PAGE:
You’re already thinking of other things to click to.
Resist the urge.
I’m already thinking of what newsletters might be sitting in my inbox. I’ll try to resist the urge.
Or, as Cal Newport suggests in Deep Work: embrace boredom.
If your goal is to focus deeply in your work, you’re going to hit walls. They can be boring. If, in the rest of your life, you grab your phone the moment you feel even a twinge of boredom, then that urge will appear when you hit a lull in your work.
Instead, build your mental muscle of focus
For regular muscular strength, you can (1) have focused workout sessions and also (2) get a few reps in throughout the day.
There are a few different terms for getting reps in throughout the day, but “greasing the groove” has always stuck for me. You lower the intensity but increase the frequency. If you want to increase your pull-ups, do an easy set every couple hours. You never go to failure.
Applying that to your mental muscle, you have a lot of small opportunities throughout the day to embrace boredom. In line? Don’t grab your phone. You just woke up? Don’t grab your phone. In between sets in your actual workout? Don’t grab your phone.
The volume will add up. It probably already has, in the bad way. That reflex to check your phone has built up over time. Now you’re going to slowly turn that ship around.
In Deep Work, Cal Newport explains the danger of the frequency of distraction:
It’s instead the constant switching from low-stimuli/high-value activities to high-stimuli/low-value activities, at the slightest hint of boredom or cognitive challenge, that teaches your mind to never tolerate an absence of novelty.
Given 20 minutes, consider these two scenarios:
- (A) You schedule a 20 minute block with a hard stop to indulge in a distraction
- (B) 20 times randomly throughout the day, you take a minute to scroll through your social media feed.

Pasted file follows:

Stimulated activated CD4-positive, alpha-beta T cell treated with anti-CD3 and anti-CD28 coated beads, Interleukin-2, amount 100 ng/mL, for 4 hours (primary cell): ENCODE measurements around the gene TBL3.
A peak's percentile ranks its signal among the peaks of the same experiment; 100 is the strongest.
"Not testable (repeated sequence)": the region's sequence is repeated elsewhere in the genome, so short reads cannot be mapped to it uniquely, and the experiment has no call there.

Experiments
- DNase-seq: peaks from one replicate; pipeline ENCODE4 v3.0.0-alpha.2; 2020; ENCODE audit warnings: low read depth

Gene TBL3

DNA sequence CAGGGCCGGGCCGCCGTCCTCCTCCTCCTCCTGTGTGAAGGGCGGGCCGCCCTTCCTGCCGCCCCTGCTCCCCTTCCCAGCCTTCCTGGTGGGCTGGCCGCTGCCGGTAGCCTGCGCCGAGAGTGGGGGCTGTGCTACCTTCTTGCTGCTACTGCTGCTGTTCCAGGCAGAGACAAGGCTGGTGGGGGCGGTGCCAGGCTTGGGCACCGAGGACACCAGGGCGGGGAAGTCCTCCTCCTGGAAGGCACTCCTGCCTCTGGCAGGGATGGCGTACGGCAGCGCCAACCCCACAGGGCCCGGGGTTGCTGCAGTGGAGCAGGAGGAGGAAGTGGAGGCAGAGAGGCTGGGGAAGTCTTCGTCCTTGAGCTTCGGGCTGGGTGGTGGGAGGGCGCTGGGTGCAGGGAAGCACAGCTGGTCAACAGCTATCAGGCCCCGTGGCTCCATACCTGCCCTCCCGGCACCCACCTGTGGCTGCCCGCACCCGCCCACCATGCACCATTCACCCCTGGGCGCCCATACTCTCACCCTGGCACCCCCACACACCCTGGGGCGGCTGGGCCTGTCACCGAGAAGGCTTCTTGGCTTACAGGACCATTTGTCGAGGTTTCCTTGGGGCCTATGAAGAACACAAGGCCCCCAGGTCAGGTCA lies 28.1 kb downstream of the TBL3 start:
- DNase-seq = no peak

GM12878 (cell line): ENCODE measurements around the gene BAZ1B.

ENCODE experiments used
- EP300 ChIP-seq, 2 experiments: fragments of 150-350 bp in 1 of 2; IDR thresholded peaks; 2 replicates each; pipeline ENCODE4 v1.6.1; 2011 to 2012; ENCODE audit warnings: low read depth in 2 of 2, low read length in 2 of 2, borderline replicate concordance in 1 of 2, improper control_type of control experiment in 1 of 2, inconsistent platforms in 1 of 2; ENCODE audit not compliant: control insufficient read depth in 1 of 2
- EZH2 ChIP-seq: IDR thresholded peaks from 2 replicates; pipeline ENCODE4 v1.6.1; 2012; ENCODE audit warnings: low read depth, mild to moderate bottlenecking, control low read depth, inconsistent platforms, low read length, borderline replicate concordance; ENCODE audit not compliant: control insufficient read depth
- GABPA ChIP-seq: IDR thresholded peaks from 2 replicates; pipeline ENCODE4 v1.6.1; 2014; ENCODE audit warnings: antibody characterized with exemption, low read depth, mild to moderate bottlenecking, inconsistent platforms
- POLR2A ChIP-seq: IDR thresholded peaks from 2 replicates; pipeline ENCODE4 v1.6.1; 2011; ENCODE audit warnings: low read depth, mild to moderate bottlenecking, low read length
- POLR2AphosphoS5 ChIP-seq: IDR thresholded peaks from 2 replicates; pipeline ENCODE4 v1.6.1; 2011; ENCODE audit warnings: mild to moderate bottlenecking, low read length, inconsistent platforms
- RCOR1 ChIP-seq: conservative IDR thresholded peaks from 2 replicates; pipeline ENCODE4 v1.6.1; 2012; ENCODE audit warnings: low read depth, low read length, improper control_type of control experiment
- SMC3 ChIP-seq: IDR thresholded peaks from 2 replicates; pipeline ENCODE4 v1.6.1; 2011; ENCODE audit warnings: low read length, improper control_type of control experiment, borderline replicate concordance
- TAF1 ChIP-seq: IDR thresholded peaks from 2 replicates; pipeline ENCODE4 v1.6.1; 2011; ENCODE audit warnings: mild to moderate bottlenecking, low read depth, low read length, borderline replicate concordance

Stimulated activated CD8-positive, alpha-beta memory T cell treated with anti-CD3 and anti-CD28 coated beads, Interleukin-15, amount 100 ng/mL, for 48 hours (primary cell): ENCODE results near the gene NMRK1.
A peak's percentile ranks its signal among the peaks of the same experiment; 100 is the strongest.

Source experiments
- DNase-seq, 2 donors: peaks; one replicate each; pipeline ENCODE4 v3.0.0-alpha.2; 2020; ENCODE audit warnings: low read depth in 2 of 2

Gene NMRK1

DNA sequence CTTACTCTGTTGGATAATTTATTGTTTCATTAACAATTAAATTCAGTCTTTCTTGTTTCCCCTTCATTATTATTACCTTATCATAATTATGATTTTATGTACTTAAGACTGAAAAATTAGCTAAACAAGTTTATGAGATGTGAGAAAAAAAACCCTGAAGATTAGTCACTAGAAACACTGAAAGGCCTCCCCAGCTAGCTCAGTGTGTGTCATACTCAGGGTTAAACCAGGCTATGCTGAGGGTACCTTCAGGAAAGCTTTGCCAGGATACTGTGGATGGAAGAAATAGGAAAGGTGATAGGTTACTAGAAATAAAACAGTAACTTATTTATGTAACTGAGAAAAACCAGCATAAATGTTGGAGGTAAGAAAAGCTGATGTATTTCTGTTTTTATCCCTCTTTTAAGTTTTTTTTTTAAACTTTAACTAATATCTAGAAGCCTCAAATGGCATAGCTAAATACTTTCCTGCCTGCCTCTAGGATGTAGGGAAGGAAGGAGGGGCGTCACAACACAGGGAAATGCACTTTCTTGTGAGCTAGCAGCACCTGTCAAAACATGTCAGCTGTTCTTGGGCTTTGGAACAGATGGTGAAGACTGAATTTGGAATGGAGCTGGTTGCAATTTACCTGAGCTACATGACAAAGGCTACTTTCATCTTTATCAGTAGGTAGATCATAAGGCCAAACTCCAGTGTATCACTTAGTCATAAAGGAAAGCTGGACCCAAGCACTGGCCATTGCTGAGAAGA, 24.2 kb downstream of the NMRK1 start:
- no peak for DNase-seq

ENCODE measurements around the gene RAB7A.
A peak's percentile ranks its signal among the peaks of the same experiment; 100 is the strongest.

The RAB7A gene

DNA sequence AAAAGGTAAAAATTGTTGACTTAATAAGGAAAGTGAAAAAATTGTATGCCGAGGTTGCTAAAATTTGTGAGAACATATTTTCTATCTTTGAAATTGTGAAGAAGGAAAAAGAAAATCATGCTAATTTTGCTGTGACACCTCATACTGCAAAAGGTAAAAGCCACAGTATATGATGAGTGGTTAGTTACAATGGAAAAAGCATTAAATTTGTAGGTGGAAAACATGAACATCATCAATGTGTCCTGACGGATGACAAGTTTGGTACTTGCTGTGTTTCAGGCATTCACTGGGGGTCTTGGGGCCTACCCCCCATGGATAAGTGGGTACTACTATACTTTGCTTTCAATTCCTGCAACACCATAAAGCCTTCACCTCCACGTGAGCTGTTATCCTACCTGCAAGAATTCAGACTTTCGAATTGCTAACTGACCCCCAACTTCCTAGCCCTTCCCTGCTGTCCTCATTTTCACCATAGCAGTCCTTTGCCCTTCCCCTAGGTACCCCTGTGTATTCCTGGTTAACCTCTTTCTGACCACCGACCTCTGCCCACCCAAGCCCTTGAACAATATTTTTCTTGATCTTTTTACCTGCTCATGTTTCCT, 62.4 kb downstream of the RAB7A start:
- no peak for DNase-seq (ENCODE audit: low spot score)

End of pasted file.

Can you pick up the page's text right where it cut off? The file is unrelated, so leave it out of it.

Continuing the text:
Scenario (A) is better for preparing your mind to focus, but make sure to follow the distinct hard stop.
Unfortunately, a lot of us are in a different scenario:
- (C) 60 times randomly throughout the day you take 20 seconds to look at like 2 new things and 5 things you already saw maybe 4 minutes ago.
Now let’s think about the focused workout session
Let’s take a pretty common plan: lift weights 3 days a week. Your goal is to work your muscles hard for 30-60 minutes.
Cal Newport has a similar suggestion to work your mental muscle. He calls it productive meditation:
The goal of productive meditation is to take a period in which you’re occupied physically but not mentally—walking, jogging, driving, showering—and focus your attention on a single well-defined professional problem.
If you’ve done mindfulness meditation, you’ll be familiar with giving attention to your attention. With mindfulness, if you notice that you’re thinking about anything, you gently bring your attention back to your breath.
With productive meditation, you bring it back to whatever problem you’re trying to solve. Try outlining something in your head. If you need time to think of something, take a walk to think about it.
The point isn’t only to solve that problem. It’s to practice sitting with a problem through the lulls. If you hit a wall, don’t just walk away from it. You recognize that wall. You’ve seen the good things that sit on the other side of it.
To sit deeply with a problem, take it for a walk. (And leave your phone behind.)